'Teen Mom' Gets Domestic Violence Right With Amber and Gary Story

Jeanne Sager
8

Teen Mom Amber PortwoodTeen Mom has been so busy slogging through criticism that it's glamorizing teen pregnancy lately, there hasn't been a whole lot of talk about what MTV has been doing right:

Showing Amber Portwood beating on her boyfriend, Gary Shirley.

Watching Amber deliver a roundhouse punch to Gary's face, trying to push him down the stairs, and throwing things at him, what you're seeing represents at least 40 percent of domestic violence situations in America.

That's not what you see on Law and Order: SVU week after week. It's what actually happens.

According to one study published in 2002 in the American Journal of Preventative Medicine:

"Men and women engage in overall comparable levels of abuse and control, such as diminishing the partner’s self-esteem, isolation and jealousy, using children and economic abuse; however, men engage in higher levels of sexual coercion and can more easily intimidate physically."

But the TV version of female on male domestic violence is generally played up for laughs like Debra Barone elbowing Raymond in the stomach on Everybody Loves Raymond (or twisting his nipple OR grabbing his hair and jerking his head back ... this woman had very real anger issues).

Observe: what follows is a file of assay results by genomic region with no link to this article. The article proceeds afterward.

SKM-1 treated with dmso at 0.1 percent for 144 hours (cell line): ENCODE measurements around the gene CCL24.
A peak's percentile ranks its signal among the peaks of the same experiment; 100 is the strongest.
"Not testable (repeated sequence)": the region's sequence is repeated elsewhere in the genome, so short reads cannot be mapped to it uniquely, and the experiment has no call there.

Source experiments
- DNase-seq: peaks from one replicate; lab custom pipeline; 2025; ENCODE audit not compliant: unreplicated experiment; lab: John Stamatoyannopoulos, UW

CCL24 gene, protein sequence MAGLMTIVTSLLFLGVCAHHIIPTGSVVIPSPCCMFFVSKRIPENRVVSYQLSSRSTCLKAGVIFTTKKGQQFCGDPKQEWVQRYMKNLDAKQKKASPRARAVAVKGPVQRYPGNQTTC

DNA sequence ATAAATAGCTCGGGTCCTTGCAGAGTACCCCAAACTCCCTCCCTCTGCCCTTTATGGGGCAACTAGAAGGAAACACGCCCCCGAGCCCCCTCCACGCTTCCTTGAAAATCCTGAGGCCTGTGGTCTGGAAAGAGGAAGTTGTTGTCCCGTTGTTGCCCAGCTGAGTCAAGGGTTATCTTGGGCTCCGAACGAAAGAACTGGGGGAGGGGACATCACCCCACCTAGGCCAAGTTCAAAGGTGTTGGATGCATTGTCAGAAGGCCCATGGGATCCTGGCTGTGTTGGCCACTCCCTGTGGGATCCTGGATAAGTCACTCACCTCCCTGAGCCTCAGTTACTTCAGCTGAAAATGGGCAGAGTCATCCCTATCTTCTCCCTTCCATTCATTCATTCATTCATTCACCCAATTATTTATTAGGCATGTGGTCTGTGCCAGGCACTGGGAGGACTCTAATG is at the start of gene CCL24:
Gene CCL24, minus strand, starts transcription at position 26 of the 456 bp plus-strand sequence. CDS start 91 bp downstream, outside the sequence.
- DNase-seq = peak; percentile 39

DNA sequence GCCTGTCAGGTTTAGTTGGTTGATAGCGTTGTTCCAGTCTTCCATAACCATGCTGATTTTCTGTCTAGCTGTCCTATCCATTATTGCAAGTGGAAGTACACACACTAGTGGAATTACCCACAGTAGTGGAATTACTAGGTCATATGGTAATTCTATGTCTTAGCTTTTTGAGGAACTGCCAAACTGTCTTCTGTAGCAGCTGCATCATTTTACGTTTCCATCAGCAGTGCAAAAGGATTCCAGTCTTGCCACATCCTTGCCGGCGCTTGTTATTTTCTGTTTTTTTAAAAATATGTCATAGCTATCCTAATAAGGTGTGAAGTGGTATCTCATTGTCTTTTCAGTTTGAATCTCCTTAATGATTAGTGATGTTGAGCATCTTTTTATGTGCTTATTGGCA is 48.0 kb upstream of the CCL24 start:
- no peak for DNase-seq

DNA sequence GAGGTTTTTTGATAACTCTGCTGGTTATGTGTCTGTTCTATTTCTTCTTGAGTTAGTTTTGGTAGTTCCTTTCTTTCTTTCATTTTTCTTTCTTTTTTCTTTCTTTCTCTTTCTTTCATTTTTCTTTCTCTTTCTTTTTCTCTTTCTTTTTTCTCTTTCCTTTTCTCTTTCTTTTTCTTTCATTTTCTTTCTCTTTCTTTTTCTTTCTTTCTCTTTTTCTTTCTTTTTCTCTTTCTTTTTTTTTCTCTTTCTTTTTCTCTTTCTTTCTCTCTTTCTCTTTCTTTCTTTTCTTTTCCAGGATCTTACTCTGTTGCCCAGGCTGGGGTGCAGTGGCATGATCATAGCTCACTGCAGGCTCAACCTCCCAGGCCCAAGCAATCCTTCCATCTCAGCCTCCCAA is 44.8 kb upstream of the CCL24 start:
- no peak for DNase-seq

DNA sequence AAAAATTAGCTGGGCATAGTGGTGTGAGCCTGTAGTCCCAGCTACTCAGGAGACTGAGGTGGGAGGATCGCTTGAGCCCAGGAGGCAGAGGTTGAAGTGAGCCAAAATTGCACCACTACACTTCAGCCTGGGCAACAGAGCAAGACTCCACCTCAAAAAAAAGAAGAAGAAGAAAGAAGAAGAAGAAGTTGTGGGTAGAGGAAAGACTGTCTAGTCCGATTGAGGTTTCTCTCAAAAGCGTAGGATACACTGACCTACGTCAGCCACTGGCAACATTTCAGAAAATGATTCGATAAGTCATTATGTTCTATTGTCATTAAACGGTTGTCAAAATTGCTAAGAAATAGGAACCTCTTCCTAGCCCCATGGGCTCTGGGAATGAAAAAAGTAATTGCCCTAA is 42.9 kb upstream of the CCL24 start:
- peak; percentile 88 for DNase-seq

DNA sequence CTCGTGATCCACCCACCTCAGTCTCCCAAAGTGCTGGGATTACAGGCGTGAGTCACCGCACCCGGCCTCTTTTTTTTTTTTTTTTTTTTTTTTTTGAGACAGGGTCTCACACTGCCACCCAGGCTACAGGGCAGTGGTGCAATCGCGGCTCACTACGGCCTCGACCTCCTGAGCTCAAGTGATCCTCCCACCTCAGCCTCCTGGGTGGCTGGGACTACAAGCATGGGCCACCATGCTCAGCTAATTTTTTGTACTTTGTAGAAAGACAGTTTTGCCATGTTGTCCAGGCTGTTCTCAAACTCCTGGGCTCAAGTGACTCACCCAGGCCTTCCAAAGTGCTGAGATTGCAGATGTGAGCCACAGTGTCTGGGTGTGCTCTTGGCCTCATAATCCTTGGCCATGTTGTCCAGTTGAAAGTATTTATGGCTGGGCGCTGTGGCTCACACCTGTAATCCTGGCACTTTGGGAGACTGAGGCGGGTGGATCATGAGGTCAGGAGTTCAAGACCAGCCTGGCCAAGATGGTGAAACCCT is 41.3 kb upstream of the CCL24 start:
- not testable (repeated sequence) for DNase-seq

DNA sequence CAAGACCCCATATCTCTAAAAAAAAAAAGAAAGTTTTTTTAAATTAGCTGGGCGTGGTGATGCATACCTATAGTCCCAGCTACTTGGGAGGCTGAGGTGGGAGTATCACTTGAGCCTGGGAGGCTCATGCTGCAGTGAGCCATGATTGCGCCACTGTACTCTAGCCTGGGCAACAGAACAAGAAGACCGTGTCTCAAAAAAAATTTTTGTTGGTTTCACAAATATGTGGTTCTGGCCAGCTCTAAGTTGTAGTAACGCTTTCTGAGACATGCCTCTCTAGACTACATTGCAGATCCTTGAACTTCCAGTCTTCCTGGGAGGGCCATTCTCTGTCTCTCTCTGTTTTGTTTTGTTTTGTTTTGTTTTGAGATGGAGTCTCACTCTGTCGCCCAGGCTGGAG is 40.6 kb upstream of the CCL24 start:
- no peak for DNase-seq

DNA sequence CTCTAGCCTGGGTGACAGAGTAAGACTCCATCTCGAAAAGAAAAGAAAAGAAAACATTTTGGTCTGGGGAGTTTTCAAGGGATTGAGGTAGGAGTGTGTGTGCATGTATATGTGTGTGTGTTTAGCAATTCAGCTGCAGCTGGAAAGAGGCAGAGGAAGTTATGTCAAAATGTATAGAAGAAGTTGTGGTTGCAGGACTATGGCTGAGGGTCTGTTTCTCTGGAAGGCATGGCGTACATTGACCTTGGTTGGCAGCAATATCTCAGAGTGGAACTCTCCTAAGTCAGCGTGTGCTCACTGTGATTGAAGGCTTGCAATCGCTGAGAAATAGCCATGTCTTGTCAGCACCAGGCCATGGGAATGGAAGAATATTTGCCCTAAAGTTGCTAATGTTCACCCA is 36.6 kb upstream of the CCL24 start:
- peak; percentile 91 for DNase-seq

What America has been busy mocking, Teen Mom has been able to convey in scenes that are painful to watch because of their reality. They're scenes serious enough to have prompted an official police investigation into Portwood's violent history -- and RadarOnline recently learned the state's child services department is involved.

That Teen Mom shows these bursts of violent behavior does not change what happens in the Portwood/Shirley home -- they would and apparently do still happen. That the channel has opted to show them allows Shirley's suffering to do some good.

While he never responds in violence -- asking only if Portwood is done hitting him during one of her recent outbursts -- he also never reaches out for help. He even talks frequently about getting back together with her; all classic signs of someone who has accepted the fate of being "abused."

But men are a particular challenge for domestic violence investigators and counselors, because many can't be convinced that man can and are victims of domestic violence.

That Portwood is a woman, that she's shorter, and yet she practically pushes Shirley down the stairs blows the idea that a man can't be abused because he's "bigger" out the window. Similarly, the back-up he receives from friends and family -- both male and female -- conveys clearly that a man is not judged as less of a man for being victimized.

Both have stood as clear hurdles to female on male violence getting appropriate attention -- because the men are afraid to report the problem.

Teen Mom isn't perfect, but in opting to show the reality of domestic violence, it's doing all of America a service.

This they're getting right.

Image via MTV


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